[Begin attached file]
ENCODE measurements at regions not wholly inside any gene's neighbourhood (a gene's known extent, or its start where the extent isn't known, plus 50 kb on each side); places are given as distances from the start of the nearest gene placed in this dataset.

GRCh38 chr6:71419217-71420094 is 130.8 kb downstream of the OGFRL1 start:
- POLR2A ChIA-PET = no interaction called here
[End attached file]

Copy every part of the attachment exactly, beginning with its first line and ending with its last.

ENCODE measurements at regions not wholly inside any gene's neighbourhood (a gene's known extent, or its start where the extent isn't known, plus 50 kb on each side); places are given as distances from the start of the nearest gene placed in this dataset.

GRCh38 chr6:71419217-71420094 is 130.8 kb downstream of the OGFRL1 start:
- POLR2A ChIA-PET = no interaction called here